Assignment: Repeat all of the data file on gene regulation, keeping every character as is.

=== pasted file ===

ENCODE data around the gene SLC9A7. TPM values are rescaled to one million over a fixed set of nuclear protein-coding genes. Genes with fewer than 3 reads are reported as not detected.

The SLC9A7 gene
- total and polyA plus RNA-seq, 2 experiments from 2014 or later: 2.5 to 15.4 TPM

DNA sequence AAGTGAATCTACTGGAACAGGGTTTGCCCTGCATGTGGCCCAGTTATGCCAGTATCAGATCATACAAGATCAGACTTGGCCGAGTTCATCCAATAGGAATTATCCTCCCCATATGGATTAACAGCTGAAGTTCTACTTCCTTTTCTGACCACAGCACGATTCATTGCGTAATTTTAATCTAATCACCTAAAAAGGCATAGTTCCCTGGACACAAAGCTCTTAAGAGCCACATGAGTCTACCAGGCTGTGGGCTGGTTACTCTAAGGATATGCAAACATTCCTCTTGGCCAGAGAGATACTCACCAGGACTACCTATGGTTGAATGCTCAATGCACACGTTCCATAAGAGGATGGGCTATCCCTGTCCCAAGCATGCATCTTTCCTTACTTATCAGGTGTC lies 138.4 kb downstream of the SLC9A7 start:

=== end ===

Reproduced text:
ENCODE data around the gene SLC9A7. TPM values are rescaled to one million over a fixed set of nuclear protein-coding genes. Genes with fewer than 3 reads are reported as not detected.

The SLC9A7 gene
- total and polyA plus RNA-seq, 2 experiments from 2014 or later: 2.5 to 15.4 TPM

DNA sequence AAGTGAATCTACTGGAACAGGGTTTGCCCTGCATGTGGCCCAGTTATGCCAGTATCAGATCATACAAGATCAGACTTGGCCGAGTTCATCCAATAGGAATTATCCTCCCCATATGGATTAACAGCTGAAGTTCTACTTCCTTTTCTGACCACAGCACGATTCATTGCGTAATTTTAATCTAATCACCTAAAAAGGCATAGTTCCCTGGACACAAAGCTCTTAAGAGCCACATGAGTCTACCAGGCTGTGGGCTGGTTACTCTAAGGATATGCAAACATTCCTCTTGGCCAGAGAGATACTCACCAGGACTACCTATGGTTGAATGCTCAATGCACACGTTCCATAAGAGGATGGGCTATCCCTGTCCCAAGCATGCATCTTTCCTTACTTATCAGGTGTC lies 138.4 kb downstream of the SLC9A7 start: